Futurum Chairman: AI’s Threat to Jobs Overstated

Even truck drivers shouldn’t worry about job displacement due to artificial intelligence.

There’s an expanding school of thought among workers that artificial intelligence is a job slayer.

For example, a recent Goldman Sachs report stated AI has the potential to replace the equivalent of 300 million full-time jobs by 2023. Additionally, it could replace 25% of all workplace tasks in the US and Europe over the same period.

Some technology industry insiders, including Niccolo de Masi, chairman of the global technology advisory firm Futurum Group, believe that sentiment is overstated.

Speaking at the recent Fortune CFO Collaborative dinner in Houston, Tex., de Masi said generative AI will actually widen career opportunities. That’s especially the case in the corporate finance sector.

“The predictions I will give this room: It’s going to be a net job creator for the function, it’s going to increase the power of this function,” he said, as reported by Fortune. “It’s going to increase the importance and criticality of everyone in the profession being kind of the systems integrator of all things, from data to supply chain to compliance.”

Job Market Bigger and Better?

Instead of job displacement, di Masi says companies and workers should focus on opportunities with AI.

“I’ve been on the correct side of history for the past decade,” de Masi added. He told the audience that he was with several Stanford University professors about a decade ago who were “really demoralized about how a million truckers could be out of work within two or three years.”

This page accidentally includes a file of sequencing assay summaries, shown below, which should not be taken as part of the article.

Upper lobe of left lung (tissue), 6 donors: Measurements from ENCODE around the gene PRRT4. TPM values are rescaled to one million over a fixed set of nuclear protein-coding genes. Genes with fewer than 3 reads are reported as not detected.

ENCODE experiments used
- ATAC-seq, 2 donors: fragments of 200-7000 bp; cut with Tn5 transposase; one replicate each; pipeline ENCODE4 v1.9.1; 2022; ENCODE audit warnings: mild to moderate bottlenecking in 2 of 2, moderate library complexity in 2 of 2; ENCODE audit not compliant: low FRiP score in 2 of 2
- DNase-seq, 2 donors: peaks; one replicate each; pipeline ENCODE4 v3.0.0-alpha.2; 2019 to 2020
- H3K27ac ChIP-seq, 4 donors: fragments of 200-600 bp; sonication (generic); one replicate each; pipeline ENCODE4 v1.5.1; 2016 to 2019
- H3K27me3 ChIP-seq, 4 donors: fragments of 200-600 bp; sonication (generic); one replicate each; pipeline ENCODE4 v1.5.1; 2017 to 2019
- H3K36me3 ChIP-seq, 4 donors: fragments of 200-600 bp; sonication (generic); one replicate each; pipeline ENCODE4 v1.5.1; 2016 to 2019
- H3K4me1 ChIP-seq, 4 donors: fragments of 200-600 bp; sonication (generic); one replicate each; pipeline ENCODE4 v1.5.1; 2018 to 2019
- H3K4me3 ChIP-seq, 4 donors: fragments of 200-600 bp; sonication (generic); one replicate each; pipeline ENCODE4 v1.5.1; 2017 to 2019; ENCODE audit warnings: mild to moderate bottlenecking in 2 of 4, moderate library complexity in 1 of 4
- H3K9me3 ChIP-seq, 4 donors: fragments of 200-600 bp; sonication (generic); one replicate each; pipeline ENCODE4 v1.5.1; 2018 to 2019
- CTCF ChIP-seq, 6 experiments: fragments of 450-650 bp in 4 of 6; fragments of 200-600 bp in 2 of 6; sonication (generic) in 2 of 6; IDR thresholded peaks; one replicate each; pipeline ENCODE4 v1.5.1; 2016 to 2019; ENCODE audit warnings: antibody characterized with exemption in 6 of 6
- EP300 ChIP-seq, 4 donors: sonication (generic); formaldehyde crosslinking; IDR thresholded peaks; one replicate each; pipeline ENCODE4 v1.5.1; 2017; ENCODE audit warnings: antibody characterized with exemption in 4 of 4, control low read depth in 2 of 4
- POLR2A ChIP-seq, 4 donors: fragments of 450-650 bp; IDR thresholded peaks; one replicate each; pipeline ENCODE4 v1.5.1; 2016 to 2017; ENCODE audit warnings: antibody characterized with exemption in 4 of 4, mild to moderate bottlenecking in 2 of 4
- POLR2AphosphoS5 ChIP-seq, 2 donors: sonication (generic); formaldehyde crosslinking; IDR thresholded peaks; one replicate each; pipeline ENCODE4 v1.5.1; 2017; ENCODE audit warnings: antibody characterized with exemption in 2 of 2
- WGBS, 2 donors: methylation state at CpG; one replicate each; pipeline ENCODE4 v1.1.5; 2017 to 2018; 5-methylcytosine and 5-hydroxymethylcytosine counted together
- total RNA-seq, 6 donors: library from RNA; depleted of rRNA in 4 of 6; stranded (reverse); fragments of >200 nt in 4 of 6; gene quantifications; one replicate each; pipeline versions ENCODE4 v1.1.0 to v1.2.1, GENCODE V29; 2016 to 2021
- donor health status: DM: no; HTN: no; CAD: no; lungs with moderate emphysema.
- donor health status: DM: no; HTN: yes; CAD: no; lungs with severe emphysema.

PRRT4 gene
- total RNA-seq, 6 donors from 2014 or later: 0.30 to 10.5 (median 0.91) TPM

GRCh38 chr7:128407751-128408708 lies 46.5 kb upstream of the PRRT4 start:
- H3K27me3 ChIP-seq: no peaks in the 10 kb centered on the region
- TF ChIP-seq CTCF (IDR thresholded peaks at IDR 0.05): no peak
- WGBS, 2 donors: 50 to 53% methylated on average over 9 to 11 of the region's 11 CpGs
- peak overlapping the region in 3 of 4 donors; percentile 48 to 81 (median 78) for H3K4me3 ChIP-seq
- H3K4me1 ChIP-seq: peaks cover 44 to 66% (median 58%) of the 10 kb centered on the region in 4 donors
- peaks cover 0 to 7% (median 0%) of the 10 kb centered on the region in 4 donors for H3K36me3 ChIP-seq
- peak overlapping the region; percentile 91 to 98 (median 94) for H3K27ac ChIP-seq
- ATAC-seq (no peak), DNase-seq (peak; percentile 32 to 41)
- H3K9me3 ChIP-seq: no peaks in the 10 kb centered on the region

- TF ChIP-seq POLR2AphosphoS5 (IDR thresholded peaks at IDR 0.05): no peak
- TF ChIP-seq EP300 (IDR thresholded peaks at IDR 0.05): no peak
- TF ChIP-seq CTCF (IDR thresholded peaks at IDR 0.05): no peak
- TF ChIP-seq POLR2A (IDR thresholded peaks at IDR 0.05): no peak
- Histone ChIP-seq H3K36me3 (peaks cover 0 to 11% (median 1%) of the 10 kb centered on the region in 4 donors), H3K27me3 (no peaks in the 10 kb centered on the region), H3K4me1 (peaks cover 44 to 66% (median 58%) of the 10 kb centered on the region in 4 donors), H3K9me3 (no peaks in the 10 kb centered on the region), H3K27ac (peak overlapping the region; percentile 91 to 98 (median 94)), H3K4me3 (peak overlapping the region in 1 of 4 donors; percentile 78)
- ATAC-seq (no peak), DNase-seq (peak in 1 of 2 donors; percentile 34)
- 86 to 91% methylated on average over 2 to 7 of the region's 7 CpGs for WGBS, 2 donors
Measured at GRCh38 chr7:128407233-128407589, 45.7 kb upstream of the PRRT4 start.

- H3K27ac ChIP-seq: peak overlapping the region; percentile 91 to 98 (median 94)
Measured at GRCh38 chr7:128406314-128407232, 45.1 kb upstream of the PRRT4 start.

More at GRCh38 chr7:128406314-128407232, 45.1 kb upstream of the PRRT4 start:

“I doubt it,” de Masi told the group. “AI will grow the economy, which means you’ll have more customers and more services. And today, truckers get paid more and have better benefits than ever.”

Harkening back to technology “evolution triggers” from decades past, de Masi said Gen AI would likely mirror the early days of Excel when digitized spreadsheets changed the finance industry.

“(Gen AI) is a vast productivity improver, but not a panacea,” de Masi noted. “By the end of this year, people will include this in part of their vending conversations.”

CFOs can help tamp down overwrought job threat sentiment from employees, but that could take some effort, de Masi said.

“(CFOs) should be at the center of data information integrity,” he noted. That includes everything across the company . . . . The integrity of what you construct will become the mark, I think, of the best CFOs.”

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